Anna Karenina: Film Review

“There are as many loves as there are hearts” – Leo Tolstoy.

Anna Karenina, a British adaptation of Leo Tolstoy’s acclaimed novel, is an exploration and examination of love in all its forms as it envisions this romantic tragedy as a bold new theatrical epic. From director Joe Wright, who is no stranger to the period set, being well known for his adaptations of Pride and Prejudice and Atonement. This love story however is set almost entirely within a theatre; a place of performance and moral judgement, and tells the tale of Anna Karenina (Keira Knightley) who finds herself at the mercy of the 19th Century aristocratic Russian society.

Anna is married to and has a son with Alexei Karenin (Jude Law), an emotionally detached companion who finds himself increasingly disapproving of his own tolerance. On one fateful trip to Moscow in an attempt to reunite her brother, Oblonsky (Matthew Macfayden), with his wife after he had an affair, Anna locks eyes with the affluent Count Vronsky (Aaron Taylor-Johnson) which rouses feelings that will soon change her life forever.

Caught in a sensual affair that she believes to be true love, it seems that it is precisely Anna’s actions that come back to haunt her and end up destroying her. Alongside this main narrative and exploration of love as a powerfully destructive passion that is compared to the act of murder, there are relationships and characters that have to be sidelined due to the time limit that a feature film presents. The character of Levin (Domhnall Gleeson), who so closely resembles that of Tolstoy in his quest to find a greater meaning to life, expresses the gentle and compassionate side to love, whilst Anna’s brother illustrates the amoral acts that love can bring and Karenin portrays the detachment and coldness that love in a double-standard society produces.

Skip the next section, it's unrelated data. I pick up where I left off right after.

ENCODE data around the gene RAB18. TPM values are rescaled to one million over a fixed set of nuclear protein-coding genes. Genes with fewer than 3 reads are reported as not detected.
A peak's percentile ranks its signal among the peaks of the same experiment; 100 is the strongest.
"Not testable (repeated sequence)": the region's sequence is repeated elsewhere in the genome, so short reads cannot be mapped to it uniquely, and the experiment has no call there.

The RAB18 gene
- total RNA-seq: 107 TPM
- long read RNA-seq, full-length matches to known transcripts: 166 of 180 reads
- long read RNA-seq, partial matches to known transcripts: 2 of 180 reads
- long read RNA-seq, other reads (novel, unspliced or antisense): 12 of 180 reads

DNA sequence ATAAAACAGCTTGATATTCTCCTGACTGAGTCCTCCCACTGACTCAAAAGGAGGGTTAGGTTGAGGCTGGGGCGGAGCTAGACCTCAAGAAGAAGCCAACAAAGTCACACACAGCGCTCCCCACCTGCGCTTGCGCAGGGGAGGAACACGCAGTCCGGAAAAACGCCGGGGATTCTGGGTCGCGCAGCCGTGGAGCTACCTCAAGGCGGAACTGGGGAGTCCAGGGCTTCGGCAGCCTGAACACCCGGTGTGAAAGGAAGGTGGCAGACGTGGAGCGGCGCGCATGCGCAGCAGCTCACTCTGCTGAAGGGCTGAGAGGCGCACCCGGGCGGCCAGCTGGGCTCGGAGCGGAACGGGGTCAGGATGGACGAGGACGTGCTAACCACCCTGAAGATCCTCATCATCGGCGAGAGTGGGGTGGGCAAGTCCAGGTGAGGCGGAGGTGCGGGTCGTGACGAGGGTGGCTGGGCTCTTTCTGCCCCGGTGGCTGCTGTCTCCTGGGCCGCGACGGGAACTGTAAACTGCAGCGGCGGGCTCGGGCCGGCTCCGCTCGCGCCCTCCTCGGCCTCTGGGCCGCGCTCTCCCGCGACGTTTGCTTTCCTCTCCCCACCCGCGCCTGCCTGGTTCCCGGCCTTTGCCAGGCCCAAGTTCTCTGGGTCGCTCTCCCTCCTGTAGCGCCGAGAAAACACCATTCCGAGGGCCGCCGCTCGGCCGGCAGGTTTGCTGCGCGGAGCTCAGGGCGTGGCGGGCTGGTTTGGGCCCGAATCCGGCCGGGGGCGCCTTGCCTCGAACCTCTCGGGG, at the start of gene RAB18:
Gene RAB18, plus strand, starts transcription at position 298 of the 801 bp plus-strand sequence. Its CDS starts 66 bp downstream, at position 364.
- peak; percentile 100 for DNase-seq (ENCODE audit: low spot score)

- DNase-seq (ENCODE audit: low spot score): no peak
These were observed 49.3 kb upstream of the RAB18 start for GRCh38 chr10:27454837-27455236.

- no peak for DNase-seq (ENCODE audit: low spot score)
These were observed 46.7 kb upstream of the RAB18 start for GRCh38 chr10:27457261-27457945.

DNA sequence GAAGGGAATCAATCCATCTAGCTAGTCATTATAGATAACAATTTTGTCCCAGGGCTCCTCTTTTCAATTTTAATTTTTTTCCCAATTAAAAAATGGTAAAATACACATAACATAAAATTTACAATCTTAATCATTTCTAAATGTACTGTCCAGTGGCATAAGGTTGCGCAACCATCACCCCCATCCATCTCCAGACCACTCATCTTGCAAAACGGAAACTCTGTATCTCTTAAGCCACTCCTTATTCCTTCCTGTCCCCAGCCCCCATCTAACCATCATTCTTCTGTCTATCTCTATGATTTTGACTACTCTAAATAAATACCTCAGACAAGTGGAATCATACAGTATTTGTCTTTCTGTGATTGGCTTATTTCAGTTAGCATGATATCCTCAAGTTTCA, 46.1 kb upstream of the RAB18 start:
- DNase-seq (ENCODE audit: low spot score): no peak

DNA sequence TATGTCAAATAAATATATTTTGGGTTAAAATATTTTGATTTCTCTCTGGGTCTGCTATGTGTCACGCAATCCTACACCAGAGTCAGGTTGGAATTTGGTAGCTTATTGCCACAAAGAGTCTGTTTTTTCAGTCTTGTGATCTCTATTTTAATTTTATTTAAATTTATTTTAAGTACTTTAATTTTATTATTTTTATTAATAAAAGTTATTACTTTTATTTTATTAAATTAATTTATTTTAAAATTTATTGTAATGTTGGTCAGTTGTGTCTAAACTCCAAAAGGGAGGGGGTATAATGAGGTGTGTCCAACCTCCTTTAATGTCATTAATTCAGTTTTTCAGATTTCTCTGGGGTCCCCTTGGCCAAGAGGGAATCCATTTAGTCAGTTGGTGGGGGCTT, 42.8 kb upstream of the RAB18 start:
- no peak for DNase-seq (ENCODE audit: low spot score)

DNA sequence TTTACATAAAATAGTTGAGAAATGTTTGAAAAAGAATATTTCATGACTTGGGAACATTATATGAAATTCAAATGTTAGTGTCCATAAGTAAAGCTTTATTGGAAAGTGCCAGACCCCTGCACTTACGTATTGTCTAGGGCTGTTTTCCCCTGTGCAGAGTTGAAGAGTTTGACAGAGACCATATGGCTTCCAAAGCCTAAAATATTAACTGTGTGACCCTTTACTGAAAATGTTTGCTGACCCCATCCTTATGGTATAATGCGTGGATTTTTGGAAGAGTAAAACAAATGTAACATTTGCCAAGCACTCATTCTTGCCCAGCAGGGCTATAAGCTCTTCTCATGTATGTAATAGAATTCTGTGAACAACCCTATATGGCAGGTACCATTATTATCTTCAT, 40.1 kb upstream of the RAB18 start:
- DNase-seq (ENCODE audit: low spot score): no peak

Through the originality, choreography and the subversive nature of the set (Tolstoy considered the theatre to be untrustworthy due to the absurdity and vanity present on both sides of the stage), this romantic tragedy portrays how privilege is not necessarily immoral but irrational (as Tolstoy claims) due to the performers that it makes of us. Anna is rejected from society, not because she broke the law, but because she broke the “rules”. The theatre becomes symbolic of our own lives in this philosophically rich production.

However, this hyper-real set with scenes merging together in one space makes it hard for the audience to focus directly on the narrative. This style of filmmaking, merging the theatre with film, may foreground strong philosophical views expressed by Tolstoy through this novel, but does mean that the attention of the audience is constantly refocused on the set as they try to figure out where they are, rather than identifying with the emotions of the characters.

Despite this distraction of the films original style and a few shaky performances by some cast members, this adaptation proves to deliver a heart-felt and deeply moving romantic tragedy that challenges the “rules” of our society.

Written by Shirley Welton, who also blogs at Beyond The Edges Of The Frame, follow her on Twitter: @shirley_welton

 

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